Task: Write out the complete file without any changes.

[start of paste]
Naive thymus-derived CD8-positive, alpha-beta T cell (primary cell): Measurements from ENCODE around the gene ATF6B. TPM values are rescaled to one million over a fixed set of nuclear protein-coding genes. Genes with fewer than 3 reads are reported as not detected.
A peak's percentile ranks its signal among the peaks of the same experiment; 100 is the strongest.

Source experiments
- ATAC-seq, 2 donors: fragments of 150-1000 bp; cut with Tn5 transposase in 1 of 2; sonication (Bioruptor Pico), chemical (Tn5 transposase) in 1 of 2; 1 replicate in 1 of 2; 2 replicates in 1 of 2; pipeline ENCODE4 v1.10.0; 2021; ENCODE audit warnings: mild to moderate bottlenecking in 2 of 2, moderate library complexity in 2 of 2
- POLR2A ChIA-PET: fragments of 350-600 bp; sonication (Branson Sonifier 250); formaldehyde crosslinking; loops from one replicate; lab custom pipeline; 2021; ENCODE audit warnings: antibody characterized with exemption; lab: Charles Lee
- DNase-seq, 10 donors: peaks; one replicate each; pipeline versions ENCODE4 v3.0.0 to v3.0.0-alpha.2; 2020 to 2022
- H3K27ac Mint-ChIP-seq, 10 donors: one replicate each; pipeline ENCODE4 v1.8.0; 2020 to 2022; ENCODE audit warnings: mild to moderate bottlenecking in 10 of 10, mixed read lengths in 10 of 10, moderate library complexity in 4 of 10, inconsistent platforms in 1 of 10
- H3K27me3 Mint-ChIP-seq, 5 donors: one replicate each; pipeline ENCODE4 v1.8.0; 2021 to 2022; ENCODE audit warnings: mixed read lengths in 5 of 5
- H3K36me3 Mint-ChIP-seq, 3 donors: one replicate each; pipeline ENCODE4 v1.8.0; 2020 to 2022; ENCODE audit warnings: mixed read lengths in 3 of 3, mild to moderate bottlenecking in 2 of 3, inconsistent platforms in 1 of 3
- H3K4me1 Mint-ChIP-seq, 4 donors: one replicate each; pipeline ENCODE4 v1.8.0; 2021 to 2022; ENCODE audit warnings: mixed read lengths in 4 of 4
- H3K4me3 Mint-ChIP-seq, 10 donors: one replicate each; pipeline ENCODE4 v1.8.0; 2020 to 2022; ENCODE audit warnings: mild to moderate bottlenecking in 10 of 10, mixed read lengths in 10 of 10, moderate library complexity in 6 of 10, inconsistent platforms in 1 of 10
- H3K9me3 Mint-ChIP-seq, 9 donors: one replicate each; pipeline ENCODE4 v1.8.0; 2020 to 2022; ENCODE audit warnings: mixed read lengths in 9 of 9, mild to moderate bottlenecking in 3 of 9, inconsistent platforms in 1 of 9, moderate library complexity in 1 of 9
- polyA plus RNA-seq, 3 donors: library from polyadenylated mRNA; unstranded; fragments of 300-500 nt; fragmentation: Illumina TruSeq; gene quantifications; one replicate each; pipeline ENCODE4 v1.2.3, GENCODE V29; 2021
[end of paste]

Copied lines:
Naive thymus-derived CD8-positive, alpha-beta T cell (primary cell): Measurements from ENCODE around the gene ATF6B. TPM values are rescaled to one million over a fixed set of nuclear protein-coding genes. Genes with fewer than 3 reads are reported as not detected.
A peak's percentile ranks its signal among the peaks of the same experiment; 100 is the strongest.

Source experiments
- ATAC-seq, 2 donors: fragments of 150-1000 bp; cut with Tn5 transposase in 1 of 2; sonication (Bioruptor Pico), chemical (Tn5 transposase) in 1 of 2; 1 replicate in 1 of 2; 2 replicates in 1 of 2; pipeline ENCODE4 v1.10.0; 2021; ENCODE audit warnings: mild to moderate bottlenecking in 2 of 2, moderate library complexity in 2 of 2
- POLR2A ChIA-PET: fragments of 350-600 bp; sonication (Branson Sonifier 250); formaldehyde crosslinking; loops from one replicate; lab custom pipeline; 2021; ENCODE audit warnings: antibody characterized with exemption; lab: Charles Lee
- DNase-seq, 10 donors: peaks; one replicate each; pipeline versions ENCODE4 v3.0.0 to v3.0.0-alpha.2; 2020 to 2022
- H3K27ac Mint-ChIP-seq, 10 donors: one replicate each; pipeline ENCODE4 v1.8.0; 2020 to 2022; ENCODE audit warnings: mild to moderate bottlenecking in 10 of 10, mixed read lengths in 10 of 10, moderate library complexity in 4 of 10, inconsistent platforms in 1 of 10
- H3K27me3 Mint-ChIP-seq, 5 donors: one replicate each; pipeline ENCODE4 v1.8.0; 2021 to 2022; ENCODE audit warnings: mixed read lengths in 5 of 5
- H3K36me3 Mint-ChIP-seq, 3 donors: one replicate each; pipeline ENCODE4 v1.8.0; 2020 to 2022; ENCODE audit warnings: mixed read lengths in 3 of 3, mild to moderate bottlenecking in 2 of 3, inconsistent platforms in 1 of 3
- H3K4me1 Mint-ChIP-seq, 4 donors: one replicate each; pipeline ENCODE4 v1.8.0; 2021 to 2022; ENCODE audit warnings: mixed read lengths in 4 of 4
- H3K4me3 Mint-ChIP-seq, 10 donors: one replicate each; pipeline ENCODE4 v1.8.0; 2020 to 2022; ENCODE audit warnings: mild to moderate bottlenecking in 10 of 10, mixed read lengths in 10 of 10, moderate library complexity in 6 of 10, inconsistent platforms in 1 of 10
- H3K9me3 Mint-ChIP-seq, 9 donors: one replicate each; pipeline ENCODE4 v1.8.0; 2020 to 2022; ENCODE audit warnings: mixed read lengths in 9 of 9, mild to moderate bottlenecking in 3 of 9, inconsistent platforms in 1 of 9, moderate library complexity in 1 of 9
- polyA plus RNA-seq, 3 donors: library from polyadenylated mRNA; unstranded; fragments of 300-500 nt; fragmentation: Illumina TruSeq; gene quantifications; one replicate each; pipeline ENCODE4 v1.2.3, GENCODE V29; 2021